MSPP 1.2.jpgObviously, if you’ve never been convicted of OWI (Operating While Intoxicated) before and you’ve been arrested for drunk driving, you can only face a 1st offense charge. Given that I sometimes handle more than 12 drinking and driving cases in a single week, I see just about every situation you can imagine, and one of them that isn’t as uncommon as you’d think involves a person with a prior DUI conviction that occurred more than 7 years ago who winds up facing yet another. In many of these cases, the person will conclude that because he or she had a prior conviction, this new one is automatically a 2nd offense. This is where legal technicalities matter: In Michigan, a “2nd offense” means that a person was convicted of (meaning pled guilty to or found guilty of) a prior OWI offense within 7 years of the date of the arrest for the current charge. The implication here is that your second offense may not actually be a “2nd offense.”

Here’s the good news: If you don’t have a prior DUI conviction within 7 years (and don’t have 2 within the preceding 10 years), you will NOT lose your driver’s license. You may have to deal with a short suspension, and you will certainly have to drive with some restrictions for a while, but your license will not be “yanked” (revoked) by the Michigan Secretary of State (SOS). And this is perhaps the most important point of all: The driver’s license sanctions for each and every drinking and driving offense are set by law, imposed by the SOS, and cannot be modified in any way, or for any reason. The court has nothing to do with what happens to your license, nor can any Judge make a restriction or suspension shorter or longer. The license penalties are set in stone, and no matter what your circumstances, you will receive the exact license sanction for the specific DUI conviction you wind up getting. This means, however, that in many, if not most cases, the charge first made against you after your arrest is more serious than what can and will ultimately be worked out by a Michigan DUI lawyer, like me. Thus, it does little good to run and look up the penalties for your initial charge when I can usually get that charge reduced to something less serious and that carries less of a penalty to your license. Let’s see what this means in the real world of 1st offense DUI cases:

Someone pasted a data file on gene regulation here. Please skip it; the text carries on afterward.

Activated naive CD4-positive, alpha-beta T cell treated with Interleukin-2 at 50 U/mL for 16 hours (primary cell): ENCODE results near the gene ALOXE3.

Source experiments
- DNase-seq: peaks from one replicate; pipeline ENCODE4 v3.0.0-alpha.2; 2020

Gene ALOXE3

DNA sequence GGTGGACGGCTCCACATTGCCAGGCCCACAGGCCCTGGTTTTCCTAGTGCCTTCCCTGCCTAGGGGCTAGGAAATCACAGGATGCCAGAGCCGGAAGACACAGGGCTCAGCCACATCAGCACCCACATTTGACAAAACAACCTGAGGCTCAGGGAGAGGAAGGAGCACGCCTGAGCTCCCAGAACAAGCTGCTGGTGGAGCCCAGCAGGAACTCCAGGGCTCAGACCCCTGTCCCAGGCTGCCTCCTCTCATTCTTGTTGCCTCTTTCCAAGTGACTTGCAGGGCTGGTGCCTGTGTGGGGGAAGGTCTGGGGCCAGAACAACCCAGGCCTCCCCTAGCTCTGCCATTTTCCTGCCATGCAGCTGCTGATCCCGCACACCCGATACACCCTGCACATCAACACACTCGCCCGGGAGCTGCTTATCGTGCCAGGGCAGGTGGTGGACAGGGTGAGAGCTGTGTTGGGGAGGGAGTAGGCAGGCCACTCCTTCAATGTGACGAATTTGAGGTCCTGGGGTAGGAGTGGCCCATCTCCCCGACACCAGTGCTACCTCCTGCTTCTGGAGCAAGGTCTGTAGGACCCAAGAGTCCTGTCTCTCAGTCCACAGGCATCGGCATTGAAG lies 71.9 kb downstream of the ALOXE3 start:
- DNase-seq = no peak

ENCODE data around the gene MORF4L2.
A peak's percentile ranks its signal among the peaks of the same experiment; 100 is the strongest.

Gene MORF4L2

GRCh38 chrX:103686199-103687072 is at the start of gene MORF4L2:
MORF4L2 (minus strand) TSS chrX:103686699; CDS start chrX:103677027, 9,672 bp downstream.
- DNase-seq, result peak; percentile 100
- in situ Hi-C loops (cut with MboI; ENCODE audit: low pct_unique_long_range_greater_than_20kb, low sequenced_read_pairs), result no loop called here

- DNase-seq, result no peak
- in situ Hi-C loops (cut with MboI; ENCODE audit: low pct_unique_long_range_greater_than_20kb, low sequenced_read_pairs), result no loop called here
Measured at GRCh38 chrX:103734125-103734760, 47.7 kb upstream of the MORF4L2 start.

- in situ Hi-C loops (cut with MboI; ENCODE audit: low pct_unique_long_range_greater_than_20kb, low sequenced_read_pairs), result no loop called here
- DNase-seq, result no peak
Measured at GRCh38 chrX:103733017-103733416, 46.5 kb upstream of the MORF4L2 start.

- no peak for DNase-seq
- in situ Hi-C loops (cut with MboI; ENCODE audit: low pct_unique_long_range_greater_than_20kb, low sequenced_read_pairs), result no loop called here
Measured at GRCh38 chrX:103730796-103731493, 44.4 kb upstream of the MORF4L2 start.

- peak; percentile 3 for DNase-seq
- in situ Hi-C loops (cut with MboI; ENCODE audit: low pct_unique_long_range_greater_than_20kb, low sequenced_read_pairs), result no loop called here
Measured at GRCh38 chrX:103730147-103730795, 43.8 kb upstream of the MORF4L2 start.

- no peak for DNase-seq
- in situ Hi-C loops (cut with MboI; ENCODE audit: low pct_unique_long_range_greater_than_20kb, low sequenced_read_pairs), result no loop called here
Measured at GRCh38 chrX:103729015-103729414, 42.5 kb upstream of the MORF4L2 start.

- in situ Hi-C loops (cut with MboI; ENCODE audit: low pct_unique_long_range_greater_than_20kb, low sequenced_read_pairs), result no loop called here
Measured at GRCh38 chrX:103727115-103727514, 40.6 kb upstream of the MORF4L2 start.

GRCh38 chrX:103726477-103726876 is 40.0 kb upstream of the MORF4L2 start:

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In a recent article, I looked at how the court system has an inherent bias regarding alcohol in criminal and DUI cases. The examination in that piece was, of course, from my perspective as a Michigan DUI lawyer. A few weeks ago, I received a nice, descriptive email from a past client in which he detailed his experience of having gone through the DUI process. What a gift! Of course, I was glad to hear from my client (he is a really nice guy, and when you read his email, you’ll quickly get a sense of that), but I was even more thrilled at the unexpected gift of a long email that I could use to show what it’s like to go through the DUI probation process from the client’s perspective, especially in light of how my client related it directly to my recent article about “The Alcohol Bias,” where I looked at how the court system is naturally inclined to suspect a drinking problem in just about every OWI (Operating While Intoxicated) case that goes through it. The set up here is important: My client had provided a High BAC breath test result in a drunk driving case that took place in THE undisputed toughest court in the Detroit area, located, of course, in Oakland County.